Travels Round the World, in the Years 1767, 1768, 1769, 1770, 1771
London: J. Murray, 1791.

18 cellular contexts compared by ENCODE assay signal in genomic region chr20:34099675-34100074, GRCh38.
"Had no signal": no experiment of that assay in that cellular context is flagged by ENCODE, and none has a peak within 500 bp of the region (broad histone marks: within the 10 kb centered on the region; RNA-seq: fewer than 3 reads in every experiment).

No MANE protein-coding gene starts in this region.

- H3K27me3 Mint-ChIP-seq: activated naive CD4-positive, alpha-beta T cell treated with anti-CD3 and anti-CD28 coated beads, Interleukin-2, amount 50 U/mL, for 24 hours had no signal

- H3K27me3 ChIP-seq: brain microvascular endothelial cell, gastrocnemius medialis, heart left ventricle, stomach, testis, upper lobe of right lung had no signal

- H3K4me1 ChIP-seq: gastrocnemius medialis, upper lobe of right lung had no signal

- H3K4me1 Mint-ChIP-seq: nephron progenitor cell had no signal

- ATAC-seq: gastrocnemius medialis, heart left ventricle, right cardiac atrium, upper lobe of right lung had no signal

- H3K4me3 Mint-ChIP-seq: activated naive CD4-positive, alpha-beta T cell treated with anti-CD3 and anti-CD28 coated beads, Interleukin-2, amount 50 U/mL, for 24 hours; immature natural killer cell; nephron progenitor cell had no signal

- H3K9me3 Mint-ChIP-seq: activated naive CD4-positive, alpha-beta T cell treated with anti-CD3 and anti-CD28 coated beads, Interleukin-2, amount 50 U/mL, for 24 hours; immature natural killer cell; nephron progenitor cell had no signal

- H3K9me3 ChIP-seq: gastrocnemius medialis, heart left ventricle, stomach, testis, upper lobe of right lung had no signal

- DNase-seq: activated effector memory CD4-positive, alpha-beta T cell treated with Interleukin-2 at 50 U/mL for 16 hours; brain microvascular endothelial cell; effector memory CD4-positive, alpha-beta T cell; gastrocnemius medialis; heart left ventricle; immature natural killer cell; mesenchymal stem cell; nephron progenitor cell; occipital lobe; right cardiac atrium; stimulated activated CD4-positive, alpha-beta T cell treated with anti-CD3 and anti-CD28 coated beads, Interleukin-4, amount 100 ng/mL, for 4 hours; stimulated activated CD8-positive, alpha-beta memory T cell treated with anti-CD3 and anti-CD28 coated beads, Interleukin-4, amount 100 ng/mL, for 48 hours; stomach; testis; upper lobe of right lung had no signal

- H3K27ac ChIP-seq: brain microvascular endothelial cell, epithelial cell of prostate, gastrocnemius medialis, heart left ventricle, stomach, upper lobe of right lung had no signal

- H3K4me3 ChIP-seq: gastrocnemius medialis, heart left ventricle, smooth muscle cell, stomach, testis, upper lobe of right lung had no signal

First edition in English. 8vo. Vol. I: xiv, 2-289, with folded aquatint frontispiece; Vol. II: iv, 261,  (ads). Ex-library copies in recent three-quarter leather and marbled boards, new endpapers. Library ink stamps on three pages in each volume, foxing to first and last few pages of Vol. I and first few pages of Vol. II, otherwise sound and clean. "Pagès, an officer in the French Navy, was posted to Santo Domingo in 1766. The next year he apparently received a commission to search for a northwest passage by way of the eastern coast of Asia. He sailed first to New Orleans and proceeded to explore the Louisiana territory by traveling up the Mississippi and then taking a canoe up the Red River to Natchidoches. He traversed Texas on horseback to San Antonio and Laredo, then crossed Mexico, visiting Saltillo, San Luis Potosi, Mexico City, and Acapulco. From that port, Pagès sailed on the Manilla galleon to Guam and to the Philippines. This work offers much information on the Spanish colonial empire in North America and in the Orient. Unable to visit China, Pagès proceeded to Batavia on Java, Bombay and Surat in India, Muscat in Oman, then on to Persia. He then joined a caravan to Mesopotamia, Syria, Lebanon, and Palestine. From Acre, he sailed via several Mediterranean isles to Marseilles" (Hill 1285). The two volumes offered here cover all of the travels just described. A third volume, published in 1792, describes further travels in the polar regions. The veracity of Pagès account has been questioned by some scholars. Henry Wagner, in The Spanish Southwest, says "Pagès is supposed to have made a journey through Texas on horseback in 1767, passing from Natchitoches to the Rio Grande. The book contains numerous observations on Texas and the missions, but I have never been able to persuade myself that the author ever saw Texas. The work has all the appearance of being one made up in Paris, simulating a real journey, a common enough trick of the times." Thomas Streeter, however, argued that the work must be authentic because Alexander von Humboldt. in his Political Essay on New Spain, refers to Pagès being in Saltillo in 1767, "and there are two biographical sketches of Pagès...both of which record at some length this around the world journey and two later expeditions" (Bibliography of Texas 1027). Marilyn McAdams Sibley ("Across Texas in 1767: The Travels of Captain Pagès" Southwestern Historical Quarterly, 1967) states that this first London edition “is generally accepted as the first book in the English language which describes Texas."